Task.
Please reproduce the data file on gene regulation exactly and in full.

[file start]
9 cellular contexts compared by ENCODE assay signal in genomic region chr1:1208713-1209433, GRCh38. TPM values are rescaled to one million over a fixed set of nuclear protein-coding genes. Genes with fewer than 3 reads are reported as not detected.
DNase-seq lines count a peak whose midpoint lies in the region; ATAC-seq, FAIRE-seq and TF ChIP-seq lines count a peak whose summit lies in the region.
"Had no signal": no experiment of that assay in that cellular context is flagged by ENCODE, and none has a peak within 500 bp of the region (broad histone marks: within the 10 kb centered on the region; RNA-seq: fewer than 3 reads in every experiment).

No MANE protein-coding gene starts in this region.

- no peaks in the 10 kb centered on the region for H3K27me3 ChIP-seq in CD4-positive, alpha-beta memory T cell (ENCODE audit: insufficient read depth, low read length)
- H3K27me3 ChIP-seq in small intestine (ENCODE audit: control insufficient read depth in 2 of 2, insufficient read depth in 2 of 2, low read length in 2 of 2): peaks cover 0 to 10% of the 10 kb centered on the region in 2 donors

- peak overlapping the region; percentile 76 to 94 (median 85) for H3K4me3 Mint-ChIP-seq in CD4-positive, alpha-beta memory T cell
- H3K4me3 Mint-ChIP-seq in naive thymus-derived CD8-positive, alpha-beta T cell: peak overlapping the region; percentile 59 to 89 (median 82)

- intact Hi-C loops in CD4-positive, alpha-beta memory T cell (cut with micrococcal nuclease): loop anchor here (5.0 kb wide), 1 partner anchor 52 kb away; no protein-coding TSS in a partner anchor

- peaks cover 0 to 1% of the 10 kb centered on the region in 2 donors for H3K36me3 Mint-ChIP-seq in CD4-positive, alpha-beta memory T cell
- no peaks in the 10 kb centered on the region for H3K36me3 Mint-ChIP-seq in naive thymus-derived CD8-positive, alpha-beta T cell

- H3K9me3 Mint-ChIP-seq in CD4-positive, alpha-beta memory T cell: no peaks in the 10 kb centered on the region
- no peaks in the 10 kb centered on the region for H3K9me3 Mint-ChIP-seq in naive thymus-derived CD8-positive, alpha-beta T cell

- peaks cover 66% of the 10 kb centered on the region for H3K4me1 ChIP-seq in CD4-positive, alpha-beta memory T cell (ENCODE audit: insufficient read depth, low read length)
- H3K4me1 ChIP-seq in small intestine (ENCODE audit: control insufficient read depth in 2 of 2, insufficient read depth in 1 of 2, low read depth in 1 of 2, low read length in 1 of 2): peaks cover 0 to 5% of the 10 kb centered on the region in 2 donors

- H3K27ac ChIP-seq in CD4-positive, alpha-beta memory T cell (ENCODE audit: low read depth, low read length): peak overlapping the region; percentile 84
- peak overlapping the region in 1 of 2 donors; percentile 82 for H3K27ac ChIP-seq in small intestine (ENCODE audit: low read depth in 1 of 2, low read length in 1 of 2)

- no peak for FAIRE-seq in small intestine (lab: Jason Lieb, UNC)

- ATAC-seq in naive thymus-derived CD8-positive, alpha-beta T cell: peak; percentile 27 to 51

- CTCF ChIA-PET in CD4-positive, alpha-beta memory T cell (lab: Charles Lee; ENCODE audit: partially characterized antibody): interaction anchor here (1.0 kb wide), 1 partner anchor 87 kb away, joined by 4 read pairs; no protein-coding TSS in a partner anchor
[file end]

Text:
9 cellular contexts compared by ENCODE assay signal in genomic region chr1:1208713-1209433, GRCh38. TPM values are rescaled to one million over a fixed set of nuclear protein-coding genes. Genes with fewer than 3 reads are reported as not detected.
DNase-seq lines count a peak whose midpoint lies in the region; ATAC-seq, FAIRE-seq and TF ChIP-seq lines count a peak whose summit lies in the region.
"Had no signal": no experiment of that assay in that cellular context is flagged by ENCODE, and none has a peak within 500 bp of the region (broad histone marks: within the 10 kb centered on the region; RNA-seq: fewer than 3 reads in every experiment).

No MANE protein-coding gene starts in this region.

- no peaks in the 10 kb centered on the region for H3K27me3 ChIP-seq in CD4-positive, alpha-beta memory T cell (ENCODE audit: insufficient read depth, low read length)
- H3K27me3 ChIP-seq in small intestine (ENCODE audit: control insufficient read depth in 2 of 2, insufficient read depth in 2 of 2, low read length in 2 of 2): peaks cover 0 to 10% of the 10 kb centered on the region in 2 donors

- peak overlapping the region; percentile 76 to 94 (median 85) for H3K4me3 Mint-ChIP-seq in CD4-positive, alpha-beta memory T cell
- H3K4me3 Mint-ChIP-seq in naive thymus-derived CD8-positive, alpha-beta T cell: peak overlapping the region; percentile 59 to 89 (median 82)

- intact Hi-C loops in CD4-positive, alpha-beta memory T cell (cut with micrococcal nuclease): loop anchor here (5.0 kb wide), 1 partner anchor 52 kb away; no protein-coding TSS in a partner anchor

- peaks cover 0 to 1% of the 10 kb centered on the region in 2 donors for H3K36me3 Mint-ChIP-seq in CD4-positive, alpha-beta memory T cell
- no peaks in the 10 kb centered on the region for H3K36me3 Mint-ChIP-seq in naive thymus-derived CD8-positive, alpha-beta T cell

- H3K9me3 Mint-ChIP-seq in CD4-positive, alpha-beta memory T cell: no peaks in the 10 kb centered on the region
- no peaks in the 10 kb centered on the region for H3K9me3 Mint-ChIP-seq in naive thymus-derived CD8-positive, alpha-beta T cell

- peaks cover 66% of the 10 kb centered on the region for H3K4me1 ChIP-seq in CD4-positive, alpha-beta memory T cell (ENCODE audit: insufficient read depth, low read length)
- H3K4me1 ChIP-seq in small intestine (ENCODE audit: control insufficient read depth in 2 of 2, insufficient read depth in 1 of 2, low read depth in 1 of 2, low read length in 1 of 2): peaks cover 0 to 5% of the 10 kb centered on the region in 2 donors

- H3K27ac ChIP-seq in CD4-positive, alpha-beta memory T cell (ENCODE audit: low read depth, low read length): peak overlapping the region; percentile 84
- peak overlapping the region in 1 of 2 donors; percentile 82 for H3K27ac ChIP-seq in small intestine (ENCODE audit: low read depth in 1 of 2, low read length in 1 of 2)

- no peak for FAIRE-seq in small intestine (lab: Jason Lieb, UNC)

- ATAC-seq in naive thymus-derived CD8-positive, alpha-beta T cell: peak; percentile 27 to 51

- CTCF ChIA-PET in CD4-positive, alpha-beta memory T cell (lab: Charles Lee; ENCODE audit: partially characterized antibody): interaction anchor here (1.0 kb wide), 1 partner anchor 87 kb away, joined by 4 read pairs; no protein-coding TSS in a partner anchor